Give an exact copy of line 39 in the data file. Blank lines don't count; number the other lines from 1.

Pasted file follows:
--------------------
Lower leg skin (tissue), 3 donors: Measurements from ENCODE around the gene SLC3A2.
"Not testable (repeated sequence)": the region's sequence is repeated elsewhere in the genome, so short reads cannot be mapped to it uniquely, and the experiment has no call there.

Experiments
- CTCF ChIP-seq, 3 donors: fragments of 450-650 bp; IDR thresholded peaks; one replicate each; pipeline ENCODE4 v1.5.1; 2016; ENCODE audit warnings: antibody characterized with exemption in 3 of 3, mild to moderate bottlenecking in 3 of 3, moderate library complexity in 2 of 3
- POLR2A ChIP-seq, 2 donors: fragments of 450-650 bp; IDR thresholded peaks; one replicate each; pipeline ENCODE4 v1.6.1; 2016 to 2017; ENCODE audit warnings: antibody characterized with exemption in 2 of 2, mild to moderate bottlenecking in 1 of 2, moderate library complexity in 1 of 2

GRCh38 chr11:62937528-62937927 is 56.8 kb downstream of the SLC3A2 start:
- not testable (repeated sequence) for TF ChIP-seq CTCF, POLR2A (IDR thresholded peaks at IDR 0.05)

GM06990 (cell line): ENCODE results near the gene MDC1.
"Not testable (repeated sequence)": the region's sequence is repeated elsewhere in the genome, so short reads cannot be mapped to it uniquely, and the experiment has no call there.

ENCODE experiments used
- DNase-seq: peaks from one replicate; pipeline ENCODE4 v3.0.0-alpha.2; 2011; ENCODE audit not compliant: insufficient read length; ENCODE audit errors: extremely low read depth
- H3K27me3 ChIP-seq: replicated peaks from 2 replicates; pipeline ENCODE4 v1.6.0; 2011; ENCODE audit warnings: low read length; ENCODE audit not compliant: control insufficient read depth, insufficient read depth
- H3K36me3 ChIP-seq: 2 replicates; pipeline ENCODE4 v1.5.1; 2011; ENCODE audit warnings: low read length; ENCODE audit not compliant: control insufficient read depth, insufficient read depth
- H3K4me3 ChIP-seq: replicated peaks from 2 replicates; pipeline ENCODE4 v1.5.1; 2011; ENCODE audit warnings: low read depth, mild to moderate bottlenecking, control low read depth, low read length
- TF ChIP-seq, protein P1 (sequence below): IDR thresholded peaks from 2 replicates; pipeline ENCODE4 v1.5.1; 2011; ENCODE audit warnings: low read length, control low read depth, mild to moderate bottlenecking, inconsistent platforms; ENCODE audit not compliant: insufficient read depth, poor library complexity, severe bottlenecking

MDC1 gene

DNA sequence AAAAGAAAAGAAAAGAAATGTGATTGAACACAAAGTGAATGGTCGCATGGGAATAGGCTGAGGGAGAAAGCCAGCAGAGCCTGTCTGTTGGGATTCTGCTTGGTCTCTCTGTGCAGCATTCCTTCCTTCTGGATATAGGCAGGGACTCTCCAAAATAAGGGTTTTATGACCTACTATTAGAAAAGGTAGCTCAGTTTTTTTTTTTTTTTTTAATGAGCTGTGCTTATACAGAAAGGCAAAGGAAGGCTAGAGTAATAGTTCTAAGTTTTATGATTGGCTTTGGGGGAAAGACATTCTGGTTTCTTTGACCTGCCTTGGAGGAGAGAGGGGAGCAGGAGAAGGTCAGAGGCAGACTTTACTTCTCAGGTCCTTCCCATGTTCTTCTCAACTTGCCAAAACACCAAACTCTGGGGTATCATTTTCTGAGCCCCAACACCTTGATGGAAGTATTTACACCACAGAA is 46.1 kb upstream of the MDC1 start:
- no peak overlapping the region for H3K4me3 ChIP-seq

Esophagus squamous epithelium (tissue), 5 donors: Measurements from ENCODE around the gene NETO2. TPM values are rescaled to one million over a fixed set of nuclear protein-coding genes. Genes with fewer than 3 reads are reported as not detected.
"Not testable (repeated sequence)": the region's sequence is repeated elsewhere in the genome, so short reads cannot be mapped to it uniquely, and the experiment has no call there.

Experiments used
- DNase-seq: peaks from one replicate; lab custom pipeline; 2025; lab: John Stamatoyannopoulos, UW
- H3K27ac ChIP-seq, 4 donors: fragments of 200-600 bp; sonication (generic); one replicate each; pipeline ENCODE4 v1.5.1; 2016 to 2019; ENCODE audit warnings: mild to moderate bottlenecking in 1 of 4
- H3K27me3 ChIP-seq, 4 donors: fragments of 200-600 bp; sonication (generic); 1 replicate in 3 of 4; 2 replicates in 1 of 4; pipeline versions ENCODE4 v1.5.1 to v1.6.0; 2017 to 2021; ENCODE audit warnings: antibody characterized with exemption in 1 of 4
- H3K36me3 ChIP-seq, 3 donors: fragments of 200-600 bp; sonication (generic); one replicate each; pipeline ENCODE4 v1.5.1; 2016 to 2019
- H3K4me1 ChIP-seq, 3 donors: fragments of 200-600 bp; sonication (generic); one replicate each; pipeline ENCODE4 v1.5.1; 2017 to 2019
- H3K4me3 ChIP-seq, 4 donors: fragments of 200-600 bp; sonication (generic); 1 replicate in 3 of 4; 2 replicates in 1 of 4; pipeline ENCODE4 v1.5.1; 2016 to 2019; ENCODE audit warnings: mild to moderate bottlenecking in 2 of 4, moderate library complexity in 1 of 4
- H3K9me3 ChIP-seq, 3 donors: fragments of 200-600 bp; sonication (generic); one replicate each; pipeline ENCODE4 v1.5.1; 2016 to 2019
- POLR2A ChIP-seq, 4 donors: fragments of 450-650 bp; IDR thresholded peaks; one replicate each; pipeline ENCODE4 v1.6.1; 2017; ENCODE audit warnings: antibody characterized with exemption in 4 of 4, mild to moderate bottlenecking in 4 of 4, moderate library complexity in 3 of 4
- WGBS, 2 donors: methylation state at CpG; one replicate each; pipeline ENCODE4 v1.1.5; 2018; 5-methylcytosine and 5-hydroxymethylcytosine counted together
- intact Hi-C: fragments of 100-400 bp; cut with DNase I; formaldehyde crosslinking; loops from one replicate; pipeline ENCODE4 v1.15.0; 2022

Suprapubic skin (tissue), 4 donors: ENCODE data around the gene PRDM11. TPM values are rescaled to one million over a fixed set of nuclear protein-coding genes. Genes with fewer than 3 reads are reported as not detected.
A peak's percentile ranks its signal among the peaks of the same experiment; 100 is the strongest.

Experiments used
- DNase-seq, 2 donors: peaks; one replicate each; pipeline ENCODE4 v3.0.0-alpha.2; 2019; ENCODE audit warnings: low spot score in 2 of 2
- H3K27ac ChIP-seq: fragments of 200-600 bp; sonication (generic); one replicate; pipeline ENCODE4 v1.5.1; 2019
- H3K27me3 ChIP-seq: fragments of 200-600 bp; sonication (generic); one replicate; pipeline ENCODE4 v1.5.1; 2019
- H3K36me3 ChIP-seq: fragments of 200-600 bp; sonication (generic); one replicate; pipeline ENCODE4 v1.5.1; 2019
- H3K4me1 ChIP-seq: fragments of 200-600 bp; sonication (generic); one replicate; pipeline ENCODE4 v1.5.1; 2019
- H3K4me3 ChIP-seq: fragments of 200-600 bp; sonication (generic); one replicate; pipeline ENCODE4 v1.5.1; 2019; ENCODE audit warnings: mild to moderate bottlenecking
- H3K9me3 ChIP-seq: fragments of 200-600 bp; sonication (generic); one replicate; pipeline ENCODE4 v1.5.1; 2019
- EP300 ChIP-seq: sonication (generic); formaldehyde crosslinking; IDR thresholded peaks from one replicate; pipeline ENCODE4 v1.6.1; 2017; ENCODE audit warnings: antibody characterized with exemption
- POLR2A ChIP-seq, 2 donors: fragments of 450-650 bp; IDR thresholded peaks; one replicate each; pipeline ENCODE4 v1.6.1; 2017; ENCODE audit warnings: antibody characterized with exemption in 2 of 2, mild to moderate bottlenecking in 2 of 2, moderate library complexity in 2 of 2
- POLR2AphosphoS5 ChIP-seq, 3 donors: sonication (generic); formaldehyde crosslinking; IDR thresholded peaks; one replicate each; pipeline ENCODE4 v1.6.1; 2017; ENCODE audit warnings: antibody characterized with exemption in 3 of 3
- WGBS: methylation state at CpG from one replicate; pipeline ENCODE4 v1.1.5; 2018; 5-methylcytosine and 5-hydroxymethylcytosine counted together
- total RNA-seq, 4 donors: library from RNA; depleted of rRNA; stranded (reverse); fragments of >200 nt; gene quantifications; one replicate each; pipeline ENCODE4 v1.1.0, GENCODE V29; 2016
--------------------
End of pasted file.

- H3K4me1 ChIP-seq: fragments of 200-600 bp; sonication (generic); one replicate; pipeline ENCODE4 v1.5.1; 2019